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Ending the Epidemic: A Call for Leadership

By Paul A. Kawata

April 26, 2012

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Community-Based Organizations

  1. Adapt
  2. Treatment Education Programs
  3. PLWHA on Boards of Directors
  4. Work Collaboratively

It's time to adapt. CBOs may provide fantastic services, but they need to provide services that are both fantastic AND will be funded as we work to end the HIV/AIDS epidemic. HIV prevention is changing. HIV care is changing. High Impact Prevention (HIP) from the CDC means increased focus on diagnosing people who are HIV-positive and don't know. The ACA will change the way HIV/AIDS services are provided and funded.

It's a brand new paradigm. CBO's must change their service models to adapt to the ACA and must shift to provide secondary prevention services to PLWHA. Even the best organizations will face challenges. With this amount of change, collaboration will be a key determinant of who survives and/or who fails.

Healthcare Providers

  1. Standard of Care
  2. Sequencing of Medication
  3. CD4
  4. Patient to Doctor Ratio
  5. Nurses

Do the new treatment guidelines change the standard of care for PLWHA? If you have HIV and your doctor does not recommend that you start antiretroviral therapy (ART), does that mean you are receiving substandard care?


Given the revised HHS treatment guidelines on when to start ART, do we also need to review the sequencing of medications? Both HIV specialists and primary care doctors treating PLWHA will need to keep themselves up to date on all classes of HIV medications and when it is best to prescribe a specific regimen. The healthcare industry will need to regularly evaluate comparative effectiveness of treatment.

The requirement to monitor CD4 counts is fading with the guidelines recommending PLWHA begin ART regardless of their CD4 counts. Changes in or the ability to maintain a suppressed viral load (VL) will become the primary measurement for health equity among PLWHA. Costs of VL tests are increasing significantly as will the number of clients who will benefit from those tests. Any plan serving PLWHA needs to cover the costs of these tests.

Changes in the treatment guidelines mean hundreds of thousands of PLWHA will need access to medication and related health monitoring services. The ACA will increase the number of PLWHA who will go to community health centers (CHC). Given the doctor patient ratio at many CHCs of 1,500 to 2,000 patients for every doctor, will PLWHA get the attention and care necessary to adhere to ART?

In many states nurses are allowed to prescribe medications. How can we better use nursing professionals to improve the standard of care? These are all difficult questions that need answers quickly. The guidelines have already changed and the ACA starts in 2014.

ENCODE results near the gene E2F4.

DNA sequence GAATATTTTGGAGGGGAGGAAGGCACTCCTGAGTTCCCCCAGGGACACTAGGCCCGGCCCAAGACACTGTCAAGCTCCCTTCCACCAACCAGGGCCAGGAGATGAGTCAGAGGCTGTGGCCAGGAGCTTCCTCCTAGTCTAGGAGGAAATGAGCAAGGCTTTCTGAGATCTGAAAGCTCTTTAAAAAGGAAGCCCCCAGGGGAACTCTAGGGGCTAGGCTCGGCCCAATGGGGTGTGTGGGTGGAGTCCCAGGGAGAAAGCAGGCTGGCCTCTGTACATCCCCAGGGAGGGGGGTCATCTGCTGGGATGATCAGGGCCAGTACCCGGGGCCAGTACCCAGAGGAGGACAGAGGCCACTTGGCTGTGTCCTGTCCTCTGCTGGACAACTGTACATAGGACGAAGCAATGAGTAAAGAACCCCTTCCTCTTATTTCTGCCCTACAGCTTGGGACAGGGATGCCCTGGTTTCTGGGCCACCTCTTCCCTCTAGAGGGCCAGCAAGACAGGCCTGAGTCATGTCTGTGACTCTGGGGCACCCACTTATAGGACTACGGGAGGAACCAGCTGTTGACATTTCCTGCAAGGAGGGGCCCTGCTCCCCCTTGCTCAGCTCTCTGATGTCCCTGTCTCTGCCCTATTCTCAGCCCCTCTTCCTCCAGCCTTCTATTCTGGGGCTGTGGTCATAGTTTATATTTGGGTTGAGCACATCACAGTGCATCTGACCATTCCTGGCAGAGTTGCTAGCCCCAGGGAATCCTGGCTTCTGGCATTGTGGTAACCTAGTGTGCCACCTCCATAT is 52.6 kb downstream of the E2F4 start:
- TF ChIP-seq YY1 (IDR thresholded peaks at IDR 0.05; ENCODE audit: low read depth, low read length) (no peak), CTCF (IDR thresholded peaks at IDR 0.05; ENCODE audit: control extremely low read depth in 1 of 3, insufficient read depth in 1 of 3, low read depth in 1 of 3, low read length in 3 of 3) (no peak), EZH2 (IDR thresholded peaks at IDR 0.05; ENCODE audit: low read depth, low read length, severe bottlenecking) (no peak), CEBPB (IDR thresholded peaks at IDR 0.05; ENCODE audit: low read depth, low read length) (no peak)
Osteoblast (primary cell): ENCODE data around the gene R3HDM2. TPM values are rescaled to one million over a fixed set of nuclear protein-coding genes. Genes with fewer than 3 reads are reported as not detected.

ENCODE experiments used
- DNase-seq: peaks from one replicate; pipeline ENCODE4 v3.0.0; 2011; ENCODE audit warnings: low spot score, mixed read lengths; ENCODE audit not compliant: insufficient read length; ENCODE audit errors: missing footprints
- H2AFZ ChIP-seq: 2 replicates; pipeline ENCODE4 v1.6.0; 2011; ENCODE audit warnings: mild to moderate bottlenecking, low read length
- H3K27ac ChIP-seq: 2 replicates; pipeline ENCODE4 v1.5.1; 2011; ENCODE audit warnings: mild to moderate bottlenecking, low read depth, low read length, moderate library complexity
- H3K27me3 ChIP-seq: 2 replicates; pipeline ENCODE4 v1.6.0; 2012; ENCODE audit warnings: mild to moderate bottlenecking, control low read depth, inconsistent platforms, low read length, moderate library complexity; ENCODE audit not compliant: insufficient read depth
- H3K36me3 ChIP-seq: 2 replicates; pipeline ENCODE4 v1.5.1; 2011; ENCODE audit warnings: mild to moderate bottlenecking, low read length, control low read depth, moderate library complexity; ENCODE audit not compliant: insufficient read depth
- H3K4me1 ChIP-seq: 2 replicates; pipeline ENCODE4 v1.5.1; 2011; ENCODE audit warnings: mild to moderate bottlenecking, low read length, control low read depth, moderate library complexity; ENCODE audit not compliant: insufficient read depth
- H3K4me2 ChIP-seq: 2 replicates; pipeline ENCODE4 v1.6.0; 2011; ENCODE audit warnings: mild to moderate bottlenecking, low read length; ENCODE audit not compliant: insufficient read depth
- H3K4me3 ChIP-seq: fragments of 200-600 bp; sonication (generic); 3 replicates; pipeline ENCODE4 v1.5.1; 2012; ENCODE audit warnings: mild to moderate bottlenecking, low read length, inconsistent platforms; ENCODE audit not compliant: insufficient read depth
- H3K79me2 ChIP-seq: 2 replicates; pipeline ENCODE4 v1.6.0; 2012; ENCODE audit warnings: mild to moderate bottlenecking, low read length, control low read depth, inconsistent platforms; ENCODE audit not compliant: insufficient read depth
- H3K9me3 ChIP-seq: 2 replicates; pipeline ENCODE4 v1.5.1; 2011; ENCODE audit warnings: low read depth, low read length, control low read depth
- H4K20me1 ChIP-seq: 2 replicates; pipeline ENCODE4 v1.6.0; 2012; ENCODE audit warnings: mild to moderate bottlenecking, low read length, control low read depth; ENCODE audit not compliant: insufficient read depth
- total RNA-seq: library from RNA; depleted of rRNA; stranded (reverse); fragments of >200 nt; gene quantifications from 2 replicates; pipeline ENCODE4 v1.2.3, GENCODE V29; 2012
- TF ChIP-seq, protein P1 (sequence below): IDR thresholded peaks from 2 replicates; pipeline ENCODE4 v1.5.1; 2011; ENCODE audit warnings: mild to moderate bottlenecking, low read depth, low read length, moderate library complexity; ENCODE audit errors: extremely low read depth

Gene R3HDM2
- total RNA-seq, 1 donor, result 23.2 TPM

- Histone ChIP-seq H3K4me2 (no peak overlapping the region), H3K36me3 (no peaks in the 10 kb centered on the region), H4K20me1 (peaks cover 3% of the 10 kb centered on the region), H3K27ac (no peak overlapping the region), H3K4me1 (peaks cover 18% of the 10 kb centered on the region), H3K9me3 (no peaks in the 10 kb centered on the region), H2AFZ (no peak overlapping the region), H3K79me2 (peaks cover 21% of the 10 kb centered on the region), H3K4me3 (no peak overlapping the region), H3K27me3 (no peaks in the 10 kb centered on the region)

People Living With HIV/AIDS

  1. PLWHA Coalitions
  2. Fight Criminalization
  3. Sit on Board of Local CBOs
  4. Amend Denver Principles

The central premise of TasP requires PLWHA to accept antiretroviral treatment and achieve and maintain an undetectable viral load. This puts PLWHA in the driver's seat. Now more than ever, we need to invest in and support their leadership! Can you image what would happen if PLWHA organized like they had in the past? In the early days of the epidemic, People with AIDS (PWA) needed to organize to get the necessary services and treatment to stay alive. Now PLWHA need to organize to lead TasP and end this epidemic.

It's time for a PLWHA Coalition renaissance. This time, these coalitions need to focus on the rights of people living with the virus to not be exploited in order to achieve the goals of TasP. Stigma and discrimination are still difficult realities facing PLWHA.

As my friend Sean Strub has said "Criminalization of HIV transmission is the driving force around stigma -- you can't talk about stigma without addressing the most extreme manifestation of it in the criminal code." If society is going to ask PLWHA to go onto treatment and to be undetectable, then they have the right to ask for certain protections.

In addition to these protections, PLWHA should also be an integral part of the leadership in the agencies and HDs that are tasked with implementing TasP. CBOs, HDs and federal agencies need PLWHA to end this epidemic, so make them central members of your boards and staff.

Ultimately, it may be time to amend the Denver Principles. These principles worked for People with AIDS in the beginning of the epidemic, but maybe People Living with HIV/AIDS need a revised vision that includes the realities of TasP and their central role to its success.

We need leadership at all levels if we are to successfully realize the goal of ending the HIV/AIDS epidemic. What are you doing to end the epidemic in America?

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